Structure

There are several different calcified tissues in the human body and several different ways of categorizing them. All calcified tissues have one thing in common: in addition to the principal protein component, collagen,1 and small amounts of other organic phases, they all have an inorganic component hydroxyapatite (abbreviated OHAp) or Cai0(PO4)6(OH)2.2 In the case of long bones such as the tibia or femur, an understanding of the organization of these two principal components is the beginning phase of the characterization of bone structure according to scale, (i.e., the level of the observation technique). It has been convenient to treat the structure of compart cortical bone (e.g., the dense bone tissue found in the shafts of long bones) on four levels of organization (Fig. 1) (Katz, 1980a; Park, 1984).

The collagen triple helical structure (tropocollagen) and OHAp crystallography, comprise the initial or molecular level. The structure of OHAp is shown in Fig. 2 (Young, 1975). It

'There is one exception to this, enamel, which is found in the outer sheath of teeth; enamel has a small amount of another protein, enamelin.

2In actuality, this stoichiometric formula is not achieved in biological apatites. There are carbonate and other ions present as well in bones and teeth.

forms a hexagonal unit cell with space group symmetry P 6,/m and lattice constants a = 9.880 A and c = 6.418 A, containing two molecular units, Cas (P04)30H, per unit cell. How this mineral phase is produced by cells and whether it is the first calcium phosphate laid down are subjects of considerable research at present. Because of its small crystallite size in bone (approximately 2 x 20 x 40 nm), the X-ray diffraction pattern of bone exhibits considerable line broadening, compounding the difficulty of identifying additional phases. As we will see later, the fact that a Ca-bearing inorganic compound is one of the components of calcified tissues has led to the development of a whole class of ceramic and glass-ceramic materials that are osteophilic within the body (i.e., they present surfaces that bone chemically attaches to).

To appreciate the way in which collagen contributes to the hierarchical structural levels of bone, it is necessary to discuss the structure of collagen. However, this would require an introduction to amino acids, how they link to form polypeptides, and how these lead to proteins, which the constraints of space will not allow. A simplified picture of how the alpha chain is formed, how three chains coil together to form the tropocollagen molecule, and how molecules form a protofibril is shown in Fig, 3. For further reading, see Glimcher and Krane (1968).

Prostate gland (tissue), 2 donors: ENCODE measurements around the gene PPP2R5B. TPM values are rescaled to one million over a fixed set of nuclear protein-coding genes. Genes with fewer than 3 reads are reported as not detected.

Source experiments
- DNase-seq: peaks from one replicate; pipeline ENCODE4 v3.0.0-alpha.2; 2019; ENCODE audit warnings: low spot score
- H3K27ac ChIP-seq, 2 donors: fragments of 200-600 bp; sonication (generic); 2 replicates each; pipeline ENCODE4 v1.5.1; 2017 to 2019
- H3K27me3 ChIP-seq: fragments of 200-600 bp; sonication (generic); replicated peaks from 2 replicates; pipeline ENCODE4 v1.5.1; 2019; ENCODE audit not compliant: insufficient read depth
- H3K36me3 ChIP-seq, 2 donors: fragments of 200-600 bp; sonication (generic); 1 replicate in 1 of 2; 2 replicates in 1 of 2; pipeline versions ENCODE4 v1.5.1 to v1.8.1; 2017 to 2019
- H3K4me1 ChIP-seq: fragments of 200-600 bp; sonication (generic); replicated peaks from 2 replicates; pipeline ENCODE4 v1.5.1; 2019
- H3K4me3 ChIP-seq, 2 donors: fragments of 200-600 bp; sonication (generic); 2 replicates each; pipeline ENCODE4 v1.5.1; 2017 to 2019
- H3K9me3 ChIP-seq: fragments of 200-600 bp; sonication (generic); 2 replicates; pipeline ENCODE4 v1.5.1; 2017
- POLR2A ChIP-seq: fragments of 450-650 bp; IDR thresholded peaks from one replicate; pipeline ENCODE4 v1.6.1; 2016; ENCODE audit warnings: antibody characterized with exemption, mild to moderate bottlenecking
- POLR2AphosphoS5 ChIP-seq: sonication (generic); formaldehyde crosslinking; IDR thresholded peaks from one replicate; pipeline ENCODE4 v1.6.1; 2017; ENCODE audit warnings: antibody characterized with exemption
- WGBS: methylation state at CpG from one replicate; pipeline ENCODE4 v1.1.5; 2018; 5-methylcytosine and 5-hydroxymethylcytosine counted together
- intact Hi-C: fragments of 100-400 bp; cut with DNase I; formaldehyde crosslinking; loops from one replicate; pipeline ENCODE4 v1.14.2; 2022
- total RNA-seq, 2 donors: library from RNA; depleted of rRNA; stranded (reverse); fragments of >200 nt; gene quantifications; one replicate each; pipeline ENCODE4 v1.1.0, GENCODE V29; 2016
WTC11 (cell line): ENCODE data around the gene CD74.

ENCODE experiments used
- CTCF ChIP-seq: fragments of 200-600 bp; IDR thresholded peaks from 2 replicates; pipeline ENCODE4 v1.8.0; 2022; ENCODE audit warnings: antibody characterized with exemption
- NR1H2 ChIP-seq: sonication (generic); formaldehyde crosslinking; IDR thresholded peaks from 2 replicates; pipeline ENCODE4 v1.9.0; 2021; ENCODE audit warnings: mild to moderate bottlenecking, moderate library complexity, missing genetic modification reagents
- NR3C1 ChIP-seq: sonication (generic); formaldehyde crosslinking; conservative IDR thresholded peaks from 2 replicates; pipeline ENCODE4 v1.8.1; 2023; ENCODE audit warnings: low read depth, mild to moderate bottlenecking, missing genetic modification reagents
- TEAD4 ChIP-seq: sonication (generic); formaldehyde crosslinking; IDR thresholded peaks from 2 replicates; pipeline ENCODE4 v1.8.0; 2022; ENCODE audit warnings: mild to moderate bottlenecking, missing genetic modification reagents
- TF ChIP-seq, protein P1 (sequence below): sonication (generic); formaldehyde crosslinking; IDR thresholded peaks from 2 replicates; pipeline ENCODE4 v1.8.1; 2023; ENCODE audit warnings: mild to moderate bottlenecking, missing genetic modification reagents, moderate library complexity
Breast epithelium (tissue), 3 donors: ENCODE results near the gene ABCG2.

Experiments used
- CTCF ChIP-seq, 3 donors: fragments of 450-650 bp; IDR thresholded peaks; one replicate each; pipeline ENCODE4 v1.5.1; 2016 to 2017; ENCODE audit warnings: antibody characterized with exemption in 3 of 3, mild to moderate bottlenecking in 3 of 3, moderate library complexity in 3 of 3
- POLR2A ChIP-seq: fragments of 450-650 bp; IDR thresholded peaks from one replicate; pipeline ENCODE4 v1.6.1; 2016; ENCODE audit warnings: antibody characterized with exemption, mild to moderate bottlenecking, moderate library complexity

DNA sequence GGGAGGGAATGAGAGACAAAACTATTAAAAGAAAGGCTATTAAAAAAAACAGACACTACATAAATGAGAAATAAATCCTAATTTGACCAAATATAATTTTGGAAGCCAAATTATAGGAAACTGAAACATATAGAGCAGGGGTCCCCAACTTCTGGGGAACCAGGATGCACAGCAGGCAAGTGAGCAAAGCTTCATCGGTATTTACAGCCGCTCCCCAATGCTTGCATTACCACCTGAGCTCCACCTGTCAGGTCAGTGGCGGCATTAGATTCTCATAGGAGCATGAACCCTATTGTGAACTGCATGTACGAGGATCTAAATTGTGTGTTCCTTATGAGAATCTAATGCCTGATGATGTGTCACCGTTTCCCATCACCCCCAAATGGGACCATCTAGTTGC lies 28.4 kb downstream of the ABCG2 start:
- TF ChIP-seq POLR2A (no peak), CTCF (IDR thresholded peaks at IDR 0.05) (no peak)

As yet, we do not know fully how the two components, collagen and OHAp, are arranged or what forms hold them together at this molecular level. Whatever the arrangement, when it is interfered with, as is apparently the case in certain bone pathologies in which the collagen structure is altered during formation, the result is a bone that is formed with seriously compromised physical properties.

The second, or ultrastructural, level may be loosely defined as the structural level observed with transmission electron microscopy (TEM) or high-magnification scanning electron microscopy (SEM) (Fig. 1), Here too, we have not yet achieved a full understanding of the collagen-OHAp organization. It appears that the OHAp can be found both inter- and intra-fibrillarly within the collagen. As we shall see later, at this level, it appears that we can model the elastic properties of this essentially two-component system by resorting to some sort of linear superposition of the elastic modules of each component, weighted by the percent volume concentration of each.

These fibrillar composites form larger structures, fibers, and fiber bundles, which then pack into lamellar-type units that can be observed with both SEM and optical microscopy. This is the third, or microstructural level of organization. Figure 4 shows two such types of lamellar organizations (5). Figure 4a illustrates the circular (or nearly circular) lamellar units forming the secondary osteons (Haversian systems) found in mature human bone. Figure 4b shows the straight lamellar units forming the plexiform (lamellar) bone found generally in young quadruped animals the size of cats and larger. This is the structural level that is being described when the term "bone tissue" is used or when histology is generally being discussed. At this level, composite analysis can also be introduced to model the elastic properties of the tissue, thus providing an understanding of the macroscopic properties of bone (i.e., those associated with the behavior of the whole bone, or fourth level of structure). Unfortunately, this modeling is much more

Articular cartilage

Spongy Done Compact bane

Periosteum

Nutrient artery

Intramedullary cavity

Line of epiphyseal fusion

Articular cartilage

Spongy Done Compact bane

Periosteum

Nutrient artery

Intramedullary cavity

Line of epiphyseal fusion

Concentric lamella

Micro- to Ultra-

Concentric lamella

Apatite mineral crystals (200-400A long)

Micro- to Ultra-

Apatite mineral crystals (200-400A long)

Ultra- to Molecular

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